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  • Rights: The University of Waikato Te Whare Wānanga o Waikato and Waikato Regional Council
    Published 17 March 2020 Referencing Hub media

    Temperature affects many of the chemical and physical properties in streams. Macroinvertebrates will not survive in temperatures above 22°C, and higher temperatures also increase conductivity.

    This Rivers and Us resource is in a downloadable PDF format. Use it as a guide to the scientific methodology for measuring water temperature. It also contains discussion and reflection questions.



    New Zealand’s freshwater aquatic animals prefer colder temperatures. Their natural habitat is in well-shaded waterways through forests. Without dense forest cover, streams across New Zealand are exposed to more sunlight and higher temperatures.

    Aquatic macroinvertebrates struggle to survive in water warmer than 22°C, and few invertebrates can live in temperatures above 30°C.

    The chemistry of the water changes as it warms. Warmer water holds less oxygen than colder water, increases the sensitivity of aquatic animals to toxins and disease and speeds up chemical reactions and biological processes.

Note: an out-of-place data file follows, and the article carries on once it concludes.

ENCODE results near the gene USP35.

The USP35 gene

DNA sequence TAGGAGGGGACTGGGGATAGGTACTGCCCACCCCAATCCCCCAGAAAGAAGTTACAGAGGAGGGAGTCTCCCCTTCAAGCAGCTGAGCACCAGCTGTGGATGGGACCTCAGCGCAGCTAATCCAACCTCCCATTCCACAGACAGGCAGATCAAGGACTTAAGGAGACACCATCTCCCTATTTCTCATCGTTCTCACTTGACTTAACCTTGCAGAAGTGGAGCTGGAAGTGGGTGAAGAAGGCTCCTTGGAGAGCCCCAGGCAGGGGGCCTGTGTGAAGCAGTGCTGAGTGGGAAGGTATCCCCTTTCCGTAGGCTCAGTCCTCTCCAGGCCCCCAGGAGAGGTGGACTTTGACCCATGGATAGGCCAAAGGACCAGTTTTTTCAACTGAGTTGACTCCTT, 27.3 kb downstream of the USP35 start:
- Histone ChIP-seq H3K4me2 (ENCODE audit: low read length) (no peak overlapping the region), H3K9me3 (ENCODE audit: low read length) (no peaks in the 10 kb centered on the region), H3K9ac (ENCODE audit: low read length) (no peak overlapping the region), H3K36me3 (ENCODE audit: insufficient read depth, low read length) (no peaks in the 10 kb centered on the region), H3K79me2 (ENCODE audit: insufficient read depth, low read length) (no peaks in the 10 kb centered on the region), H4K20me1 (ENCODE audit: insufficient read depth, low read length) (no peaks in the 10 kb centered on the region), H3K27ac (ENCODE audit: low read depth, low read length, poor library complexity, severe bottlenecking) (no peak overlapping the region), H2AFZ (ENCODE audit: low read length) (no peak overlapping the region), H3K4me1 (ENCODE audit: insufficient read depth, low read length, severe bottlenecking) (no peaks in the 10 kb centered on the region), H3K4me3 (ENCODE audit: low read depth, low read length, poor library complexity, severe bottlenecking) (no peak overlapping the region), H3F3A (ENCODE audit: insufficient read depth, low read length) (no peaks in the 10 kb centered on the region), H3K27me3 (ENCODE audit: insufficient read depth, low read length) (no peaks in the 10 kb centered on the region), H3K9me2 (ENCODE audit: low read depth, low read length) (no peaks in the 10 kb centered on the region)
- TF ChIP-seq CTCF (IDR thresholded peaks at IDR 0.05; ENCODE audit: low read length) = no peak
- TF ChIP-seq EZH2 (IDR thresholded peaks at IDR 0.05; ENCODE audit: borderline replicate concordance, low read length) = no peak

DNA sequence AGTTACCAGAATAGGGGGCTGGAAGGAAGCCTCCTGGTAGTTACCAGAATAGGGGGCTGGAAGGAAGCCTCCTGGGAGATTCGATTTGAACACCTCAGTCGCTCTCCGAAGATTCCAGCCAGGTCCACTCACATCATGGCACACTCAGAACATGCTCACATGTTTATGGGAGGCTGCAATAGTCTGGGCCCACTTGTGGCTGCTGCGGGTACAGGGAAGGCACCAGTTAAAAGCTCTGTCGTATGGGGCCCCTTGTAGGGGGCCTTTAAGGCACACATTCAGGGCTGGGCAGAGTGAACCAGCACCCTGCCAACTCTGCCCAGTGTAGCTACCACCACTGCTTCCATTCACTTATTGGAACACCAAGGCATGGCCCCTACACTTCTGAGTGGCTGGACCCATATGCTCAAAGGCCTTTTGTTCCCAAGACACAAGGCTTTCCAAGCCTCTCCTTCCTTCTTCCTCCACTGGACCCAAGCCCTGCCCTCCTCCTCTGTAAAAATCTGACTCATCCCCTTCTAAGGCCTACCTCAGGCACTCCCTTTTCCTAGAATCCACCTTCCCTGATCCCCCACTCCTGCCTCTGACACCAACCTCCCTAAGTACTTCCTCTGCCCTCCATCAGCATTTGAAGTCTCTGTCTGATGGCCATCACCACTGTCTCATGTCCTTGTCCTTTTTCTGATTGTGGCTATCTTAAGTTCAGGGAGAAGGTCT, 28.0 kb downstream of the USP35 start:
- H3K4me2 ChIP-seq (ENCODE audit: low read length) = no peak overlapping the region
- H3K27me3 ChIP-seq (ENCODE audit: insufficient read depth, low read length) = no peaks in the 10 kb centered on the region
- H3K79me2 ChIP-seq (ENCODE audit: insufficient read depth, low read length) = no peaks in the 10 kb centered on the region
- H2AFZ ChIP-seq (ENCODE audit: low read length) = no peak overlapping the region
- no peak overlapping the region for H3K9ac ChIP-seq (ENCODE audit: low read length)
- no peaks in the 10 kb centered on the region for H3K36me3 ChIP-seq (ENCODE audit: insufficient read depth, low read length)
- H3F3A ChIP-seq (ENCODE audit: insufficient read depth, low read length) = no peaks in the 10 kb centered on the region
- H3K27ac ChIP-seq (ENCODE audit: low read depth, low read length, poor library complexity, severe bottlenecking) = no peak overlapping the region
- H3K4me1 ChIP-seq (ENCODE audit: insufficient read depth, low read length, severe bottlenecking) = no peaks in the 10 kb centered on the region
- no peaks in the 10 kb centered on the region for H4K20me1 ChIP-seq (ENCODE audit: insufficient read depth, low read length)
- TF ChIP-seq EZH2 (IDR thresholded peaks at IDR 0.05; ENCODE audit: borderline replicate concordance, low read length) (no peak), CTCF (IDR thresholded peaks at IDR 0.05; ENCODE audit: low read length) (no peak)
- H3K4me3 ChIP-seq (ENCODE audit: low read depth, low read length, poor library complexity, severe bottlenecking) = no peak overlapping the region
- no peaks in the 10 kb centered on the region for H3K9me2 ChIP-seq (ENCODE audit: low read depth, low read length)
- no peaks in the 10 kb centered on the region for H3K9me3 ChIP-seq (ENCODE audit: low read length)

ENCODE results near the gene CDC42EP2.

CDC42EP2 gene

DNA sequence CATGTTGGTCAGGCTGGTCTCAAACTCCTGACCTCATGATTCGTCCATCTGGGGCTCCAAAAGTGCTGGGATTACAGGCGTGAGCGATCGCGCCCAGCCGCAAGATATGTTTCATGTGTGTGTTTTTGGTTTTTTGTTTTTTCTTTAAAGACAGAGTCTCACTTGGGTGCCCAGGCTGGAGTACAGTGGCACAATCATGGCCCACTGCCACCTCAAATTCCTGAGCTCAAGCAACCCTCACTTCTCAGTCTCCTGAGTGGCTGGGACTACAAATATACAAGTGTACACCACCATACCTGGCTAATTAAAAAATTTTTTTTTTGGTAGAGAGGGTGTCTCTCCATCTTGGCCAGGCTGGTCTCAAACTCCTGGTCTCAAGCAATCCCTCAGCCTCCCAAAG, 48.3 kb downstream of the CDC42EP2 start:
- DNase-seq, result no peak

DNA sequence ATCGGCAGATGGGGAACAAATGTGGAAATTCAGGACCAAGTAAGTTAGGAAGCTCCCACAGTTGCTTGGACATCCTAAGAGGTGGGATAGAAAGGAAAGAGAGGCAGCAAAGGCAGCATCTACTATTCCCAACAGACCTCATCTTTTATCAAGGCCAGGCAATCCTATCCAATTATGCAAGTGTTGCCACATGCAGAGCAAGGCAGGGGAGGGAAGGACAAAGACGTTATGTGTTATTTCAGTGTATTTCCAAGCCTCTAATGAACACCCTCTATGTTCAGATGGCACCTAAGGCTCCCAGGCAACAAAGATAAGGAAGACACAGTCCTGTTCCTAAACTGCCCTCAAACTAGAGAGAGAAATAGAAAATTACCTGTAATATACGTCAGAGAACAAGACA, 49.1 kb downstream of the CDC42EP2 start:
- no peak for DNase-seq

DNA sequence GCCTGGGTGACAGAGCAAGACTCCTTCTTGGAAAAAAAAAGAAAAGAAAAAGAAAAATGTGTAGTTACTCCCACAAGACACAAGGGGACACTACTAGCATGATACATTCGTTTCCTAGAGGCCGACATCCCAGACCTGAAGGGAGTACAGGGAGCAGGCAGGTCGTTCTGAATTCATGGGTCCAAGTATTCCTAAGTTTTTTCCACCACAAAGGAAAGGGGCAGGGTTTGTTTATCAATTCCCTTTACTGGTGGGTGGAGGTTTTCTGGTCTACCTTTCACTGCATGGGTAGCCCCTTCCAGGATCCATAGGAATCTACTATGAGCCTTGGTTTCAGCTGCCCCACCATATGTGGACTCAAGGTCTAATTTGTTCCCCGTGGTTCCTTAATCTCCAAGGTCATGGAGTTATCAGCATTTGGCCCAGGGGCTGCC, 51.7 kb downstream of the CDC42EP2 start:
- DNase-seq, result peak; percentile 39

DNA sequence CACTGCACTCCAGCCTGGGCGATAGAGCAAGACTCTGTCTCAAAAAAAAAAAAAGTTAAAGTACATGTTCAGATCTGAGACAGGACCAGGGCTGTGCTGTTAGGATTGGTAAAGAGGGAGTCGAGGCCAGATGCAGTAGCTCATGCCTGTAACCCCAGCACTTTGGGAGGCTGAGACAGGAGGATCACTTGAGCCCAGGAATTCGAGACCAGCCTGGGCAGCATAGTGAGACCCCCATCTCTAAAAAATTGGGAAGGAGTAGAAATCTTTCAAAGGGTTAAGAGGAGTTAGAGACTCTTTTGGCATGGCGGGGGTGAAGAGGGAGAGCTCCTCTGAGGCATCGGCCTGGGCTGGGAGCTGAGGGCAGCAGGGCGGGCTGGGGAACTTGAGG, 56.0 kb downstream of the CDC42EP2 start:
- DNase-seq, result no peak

Temperature will fluctuate over a 24-hour period so it is important to record the time and the weather conditions when you take the temperature reading.

    Measure temperature in the main flow of the stream. Leave the thermometer in the water for at least a minute or until the reading stabilises.

    And don’t forget to always use the same testing protocol to ensure robust data that can be used to compare over time.


    The Fairfield Project
    Hannah and Jess, Waikato Diocesan School for Girls
    Stream footage: Dairy NZ, Healthy Farms Healthy Rivers and Waikato Regional Council
    Invertebrate guide, Greater Wellington Regional Council


    This video has been developed in partnership with the Waikato Regional Council as part of the Rivers and Us resource.

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